In an interview with WFAN this afternoon, ex-Yankees manager Joe Torre speculated that Roger Clemens’ bat-throwing incident with Mike Piazza could have been a result of roid rage. “I didn’t necessarily tie the two together,” Torre said. “But in retrospect with everything that’s going on, it could very well have been.” (The full interview can be heard here.) Look, we’re not gonna do our own speculating, but we think this might also have had something to do with it. (In fairness to the Rocket, that’s the sort of thing that would put anyoone in a bad mood ‘€” you never want to see the words “liniment” and “testicles” in the same sentence. Yeesh.)

Lombardi: Cassel top free agent QB

02.04.09 at 7:57 pm ET
By   |   Comments

Mike Lombardi ‘€” a guy who has forgotten more about football than most people will ever know ‘€” is weighing in on Matt Cassel’s future again at the always informative National Football Post. Lombardi, who once worked for Bill Belichick, says that Cassel will be the No. 1 free agent quarterback available, an even better deal than Kurt Warner, Kerry Collins and Byron Leftwich. He adds that Cassel is worth two high draft picks, and can “restore the credibility of a franchise.”

Grrrr! Trevor Ariza MAD!

02.04.09 at 2:55 pm ET
By   |   Comments

Trevor isn’t the toughest name in the world ‘€” when it comes to tough guys, our favorite names are Tony or Rocco. So you can understand why it’s hard to take the comments of the Lakers Trevor Ariza seriously when he says he hates everything about the Celtics. Sure, he says he hates them, but it didn’t stop him from getting a Kevin McHale autograph the last time the Lakers faced Minnesota.

No Manny For New York: ‘I’ve got no glue,’ says Cashman

02.04.09 at 9:54 am ET
By   |   Comments

Yankees general manager Brian Cashman, at a charity event yesterday to promote awareness about prostate cancer, stated definitively that his team would not get involved in the Manny Ramirez sweepstakes. No news flash there–suggestions that Ramirez might land in the Bronx have seldom been heard since New York dropped $180 million on the eight-year deal to secure the services of Mark Teixeira.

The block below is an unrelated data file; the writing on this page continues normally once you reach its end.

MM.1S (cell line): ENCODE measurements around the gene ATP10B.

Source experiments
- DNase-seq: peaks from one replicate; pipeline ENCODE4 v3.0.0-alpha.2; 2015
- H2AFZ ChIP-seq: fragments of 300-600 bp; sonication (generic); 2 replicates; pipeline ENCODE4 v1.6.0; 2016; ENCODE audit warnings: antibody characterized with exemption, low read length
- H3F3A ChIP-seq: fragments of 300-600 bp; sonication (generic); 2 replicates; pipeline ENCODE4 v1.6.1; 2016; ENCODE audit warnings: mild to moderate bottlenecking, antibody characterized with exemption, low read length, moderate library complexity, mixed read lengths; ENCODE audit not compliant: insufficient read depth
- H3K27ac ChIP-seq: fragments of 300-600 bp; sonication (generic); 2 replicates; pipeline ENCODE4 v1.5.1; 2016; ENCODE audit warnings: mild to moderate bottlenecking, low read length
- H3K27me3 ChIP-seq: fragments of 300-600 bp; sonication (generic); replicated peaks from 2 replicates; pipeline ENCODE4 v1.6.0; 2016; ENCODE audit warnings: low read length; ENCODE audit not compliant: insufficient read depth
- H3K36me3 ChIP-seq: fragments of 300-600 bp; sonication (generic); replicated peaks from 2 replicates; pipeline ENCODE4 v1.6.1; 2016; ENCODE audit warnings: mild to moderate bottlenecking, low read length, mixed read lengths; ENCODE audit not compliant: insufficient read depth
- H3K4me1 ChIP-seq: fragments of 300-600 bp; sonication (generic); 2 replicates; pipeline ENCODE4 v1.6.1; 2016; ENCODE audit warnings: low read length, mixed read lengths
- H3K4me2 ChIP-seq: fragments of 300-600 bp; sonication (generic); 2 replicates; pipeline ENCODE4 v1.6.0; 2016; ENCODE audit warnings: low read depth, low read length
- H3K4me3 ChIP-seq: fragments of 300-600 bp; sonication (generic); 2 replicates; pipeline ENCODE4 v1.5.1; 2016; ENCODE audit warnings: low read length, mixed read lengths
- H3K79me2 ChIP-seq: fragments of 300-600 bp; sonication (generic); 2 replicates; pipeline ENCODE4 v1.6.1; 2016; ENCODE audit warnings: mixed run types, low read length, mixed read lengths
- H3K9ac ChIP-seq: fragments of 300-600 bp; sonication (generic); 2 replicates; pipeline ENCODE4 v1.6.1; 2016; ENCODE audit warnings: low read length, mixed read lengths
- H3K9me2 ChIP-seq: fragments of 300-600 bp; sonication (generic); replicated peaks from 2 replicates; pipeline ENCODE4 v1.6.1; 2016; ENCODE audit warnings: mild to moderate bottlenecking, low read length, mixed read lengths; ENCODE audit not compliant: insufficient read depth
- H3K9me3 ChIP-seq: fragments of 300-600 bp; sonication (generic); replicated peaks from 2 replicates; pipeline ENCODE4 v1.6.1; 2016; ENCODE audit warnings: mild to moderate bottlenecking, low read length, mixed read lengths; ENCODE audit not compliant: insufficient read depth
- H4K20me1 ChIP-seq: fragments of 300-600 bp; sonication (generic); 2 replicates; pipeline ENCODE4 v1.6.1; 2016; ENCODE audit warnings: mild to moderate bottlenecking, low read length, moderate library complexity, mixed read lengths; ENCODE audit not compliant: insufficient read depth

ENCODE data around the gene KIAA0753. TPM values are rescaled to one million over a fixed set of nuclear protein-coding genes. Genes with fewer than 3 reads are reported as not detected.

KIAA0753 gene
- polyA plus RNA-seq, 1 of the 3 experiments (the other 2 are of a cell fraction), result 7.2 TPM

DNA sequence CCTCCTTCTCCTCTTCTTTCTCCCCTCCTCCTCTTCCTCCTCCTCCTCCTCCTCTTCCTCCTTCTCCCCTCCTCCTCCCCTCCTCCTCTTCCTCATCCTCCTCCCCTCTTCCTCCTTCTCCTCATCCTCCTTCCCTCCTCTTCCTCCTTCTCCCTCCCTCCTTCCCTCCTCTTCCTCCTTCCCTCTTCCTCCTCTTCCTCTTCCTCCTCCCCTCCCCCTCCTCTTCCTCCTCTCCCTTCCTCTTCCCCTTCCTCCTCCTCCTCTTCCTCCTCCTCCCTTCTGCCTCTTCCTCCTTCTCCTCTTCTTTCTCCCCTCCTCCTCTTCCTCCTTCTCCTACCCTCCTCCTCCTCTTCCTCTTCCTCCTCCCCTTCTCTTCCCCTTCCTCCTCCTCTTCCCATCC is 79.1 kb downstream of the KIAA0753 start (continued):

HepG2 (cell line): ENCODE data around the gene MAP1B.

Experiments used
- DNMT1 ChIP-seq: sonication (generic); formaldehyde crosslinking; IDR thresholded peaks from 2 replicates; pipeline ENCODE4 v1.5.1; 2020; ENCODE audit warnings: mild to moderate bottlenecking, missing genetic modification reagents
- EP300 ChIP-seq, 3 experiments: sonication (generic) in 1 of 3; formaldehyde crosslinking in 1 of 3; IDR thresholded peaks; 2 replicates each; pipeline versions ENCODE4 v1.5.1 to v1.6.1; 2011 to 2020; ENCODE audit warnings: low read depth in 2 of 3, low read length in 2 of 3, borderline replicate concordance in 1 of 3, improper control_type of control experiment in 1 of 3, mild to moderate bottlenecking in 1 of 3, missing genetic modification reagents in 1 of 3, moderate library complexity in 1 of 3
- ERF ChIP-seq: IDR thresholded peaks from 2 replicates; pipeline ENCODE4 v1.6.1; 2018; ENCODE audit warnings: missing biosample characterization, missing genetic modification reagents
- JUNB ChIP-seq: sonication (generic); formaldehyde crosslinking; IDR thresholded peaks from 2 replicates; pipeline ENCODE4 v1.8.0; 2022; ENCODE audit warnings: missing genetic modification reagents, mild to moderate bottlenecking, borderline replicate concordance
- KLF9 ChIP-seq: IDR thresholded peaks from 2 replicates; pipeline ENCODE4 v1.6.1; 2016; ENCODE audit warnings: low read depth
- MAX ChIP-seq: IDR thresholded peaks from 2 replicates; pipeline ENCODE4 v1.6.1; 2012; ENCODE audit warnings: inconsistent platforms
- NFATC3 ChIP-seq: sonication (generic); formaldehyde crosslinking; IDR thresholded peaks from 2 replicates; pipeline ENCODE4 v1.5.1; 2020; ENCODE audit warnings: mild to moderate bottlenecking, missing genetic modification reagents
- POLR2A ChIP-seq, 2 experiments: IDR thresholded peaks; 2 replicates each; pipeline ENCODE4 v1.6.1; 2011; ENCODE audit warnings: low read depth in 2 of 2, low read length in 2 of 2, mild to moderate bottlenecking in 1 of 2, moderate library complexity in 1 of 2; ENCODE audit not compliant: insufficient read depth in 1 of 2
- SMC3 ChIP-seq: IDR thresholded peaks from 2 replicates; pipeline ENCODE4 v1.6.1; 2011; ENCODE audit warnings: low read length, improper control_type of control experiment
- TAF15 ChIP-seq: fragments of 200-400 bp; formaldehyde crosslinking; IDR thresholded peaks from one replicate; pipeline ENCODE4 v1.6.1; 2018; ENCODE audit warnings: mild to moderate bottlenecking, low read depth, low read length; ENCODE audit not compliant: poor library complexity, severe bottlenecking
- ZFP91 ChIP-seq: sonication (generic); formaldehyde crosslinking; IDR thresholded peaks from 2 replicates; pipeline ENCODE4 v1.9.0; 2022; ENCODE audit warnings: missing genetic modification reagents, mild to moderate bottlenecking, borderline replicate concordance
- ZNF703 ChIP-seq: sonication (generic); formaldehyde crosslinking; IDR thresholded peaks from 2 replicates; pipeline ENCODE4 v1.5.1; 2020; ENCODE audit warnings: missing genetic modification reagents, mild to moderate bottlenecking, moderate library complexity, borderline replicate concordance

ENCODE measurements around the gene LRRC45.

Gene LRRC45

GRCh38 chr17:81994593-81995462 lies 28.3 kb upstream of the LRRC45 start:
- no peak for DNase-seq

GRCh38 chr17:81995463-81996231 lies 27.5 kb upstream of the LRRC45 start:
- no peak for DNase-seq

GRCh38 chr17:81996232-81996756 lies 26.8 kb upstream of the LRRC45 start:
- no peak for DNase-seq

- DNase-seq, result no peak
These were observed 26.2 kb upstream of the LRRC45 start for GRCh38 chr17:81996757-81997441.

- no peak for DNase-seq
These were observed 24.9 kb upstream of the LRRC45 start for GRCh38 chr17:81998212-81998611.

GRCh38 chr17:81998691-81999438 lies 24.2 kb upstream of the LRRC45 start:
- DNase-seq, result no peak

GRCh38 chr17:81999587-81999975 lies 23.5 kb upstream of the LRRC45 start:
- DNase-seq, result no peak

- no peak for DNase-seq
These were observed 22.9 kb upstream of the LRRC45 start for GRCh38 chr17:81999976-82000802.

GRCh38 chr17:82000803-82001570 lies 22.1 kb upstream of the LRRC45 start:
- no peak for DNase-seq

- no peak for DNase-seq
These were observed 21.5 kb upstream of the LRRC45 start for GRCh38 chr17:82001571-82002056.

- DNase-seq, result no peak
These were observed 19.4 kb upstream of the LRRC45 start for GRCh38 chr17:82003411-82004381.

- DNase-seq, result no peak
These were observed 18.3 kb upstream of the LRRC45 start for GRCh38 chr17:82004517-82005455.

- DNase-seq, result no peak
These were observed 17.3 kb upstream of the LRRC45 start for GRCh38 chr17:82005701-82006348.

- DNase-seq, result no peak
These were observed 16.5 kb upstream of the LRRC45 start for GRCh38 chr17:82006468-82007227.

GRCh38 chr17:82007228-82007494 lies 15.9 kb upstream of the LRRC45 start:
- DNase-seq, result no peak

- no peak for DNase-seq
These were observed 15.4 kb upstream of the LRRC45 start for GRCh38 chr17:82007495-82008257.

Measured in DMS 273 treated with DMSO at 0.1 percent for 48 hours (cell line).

But what was particularly noteworthy was the reason underlying Cashman’s declaration of keeping the Bronx a Manny-Free Zone:

“I’ve got no glue,” he told the crowd, as reported by mlb.com.

“When you look at our payroll,” Cashman added in remarks posted by the New York Times, “we’re tapped.”

So the Yankees won’t be dropping $20 million or so to sign Manny Ramirez. But what do such comments imply for 2009, beyond Ramirez?

Obviously, the current Yankees’ blueprint could change as the season evolves. The club could free several million dollars by trading from an outfield surplus (Xavier Nady, Nick Swisher, Johnny Damon, Hideki Matsui, Melky Cabrera). Or the Steinbrenner family might decide that there are a few more million dollars sitting in a concession stand in the New Yankee Stadium.

But if the Yankees are indeed at their payroll threshold, then it will be interesting to see what the team is able to do if/when the inevitable injuries creep up. Can the Yankees be players in the mid-summer trade market? Too early to tell, but worth monitoring.

Read More: brian cashman, Manny Ramirez, Yankees,

‘If I had $17 million, I’d be Bud’

02.03.09 at 5:06 pm ET
By   |   Comments

From WEEI.com intern Drew “Great” Scott:

The Associated Press followed up on a story today that was originally reported by the SportsBuiness Journal. Bud Selig‘€™s base bay for last season was $17.47 million.  He also received $461,540 in contributions to employee benefits plans, and $422,590 in expense accounts and other allowances.

Based on those numbers and according to Census.gov, Bud Selig’€™s expense account and other allowances ($422,590) is a little less than ten times the 2004 median household income in the United States ($44,334).

Mr. Selig is also still convinced that baseball is the most popular sport in America. Now I love MLB, but I’€™m not sure if the Commissioner actually watched the Super Bowl on Sunday…but if not, he may have been the only one.

While we’re on the subject, why don’€™t we play a little game called: What else could I get for around $17 million? How about some of these unbelievable baseball themed treasures: